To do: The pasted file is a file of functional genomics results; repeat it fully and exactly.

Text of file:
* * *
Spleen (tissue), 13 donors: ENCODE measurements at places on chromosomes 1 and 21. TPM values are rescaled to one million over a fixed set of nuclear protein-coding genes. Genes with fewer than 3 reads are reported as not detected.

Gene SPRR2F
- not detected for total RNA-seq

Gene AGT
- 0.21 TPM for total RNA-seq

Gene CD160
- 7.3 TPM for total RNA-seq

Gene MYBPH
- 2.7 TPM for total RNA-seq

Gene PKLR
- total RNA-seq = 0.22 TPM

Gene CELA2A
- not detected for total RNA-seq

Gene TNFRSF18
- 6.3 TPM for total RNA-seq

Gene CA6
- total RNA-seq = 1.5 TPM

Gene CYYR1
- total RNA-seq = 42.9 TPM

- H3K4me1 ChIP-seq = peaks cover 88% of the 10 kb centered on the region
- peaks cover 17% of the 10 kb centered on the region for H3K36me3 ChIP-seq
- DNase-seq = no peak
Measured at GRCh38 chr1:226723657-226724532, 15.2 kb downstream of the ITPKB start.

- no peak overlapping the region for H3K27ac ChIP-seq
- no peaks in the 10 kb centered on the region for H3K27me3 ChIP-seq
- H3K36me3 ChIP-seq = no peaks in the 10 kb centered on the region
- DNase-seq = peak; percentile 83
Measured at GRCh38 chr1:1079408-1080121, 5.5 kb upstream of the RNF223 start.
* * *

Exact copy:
Spleen (tissue), 13 donors: ENCODE measurements at places on chromosomes 1 and 21. TPM values are rescaled to one million over a fixed set of nuclear protein-coding genes. Genes with fewer than 3 reads are reported as not detected.

Gene SPRR2F
- not detected for total RNA-seq

Gene AGT
- 0.21 TPM for total RNA-seq

Gene CD160
- 7.3 TPM for total RNA-seq

Gene MYBPH
- 2.7 TPM for total RNA-seq

Gene PKLR
- total RNA-seq = 0.22 TPM

Gene CELA2A
- not detected for total RNA-seq

Gene TNFRSF18
- 6.3 TPM for total RNA-seq

Gene CA6
- total RNA-seq = 1.5 TPM

Gene CYYR1
- total RNA-seq = 42.9 TPM

- H3K4me1 ChIP-seq = peaks cover 88% of the 10 kb centered on the region
- peaks cover 17% of the 10 kb centered on the region for H3K36me3 ChIP-seq
- DNase-seq = no peak
Measured at GRCh38 chr1:226723657-226724532, 15.2 kb downstream of the ITPKB start.

- no peak overlapping the region for H3K27ac ChIP-seq
- no peaks in the 10 kb centered on the region for H3K27me3 ChIP-seq
- H3K36me3 ChIP-seq = no peaks in the 10 kb centered on the region
- DNase-seq = peak; percentile 83
Measured at GRCh38 chr1:1079408-1080121, 5.5 kb upstream of the RNF223 start.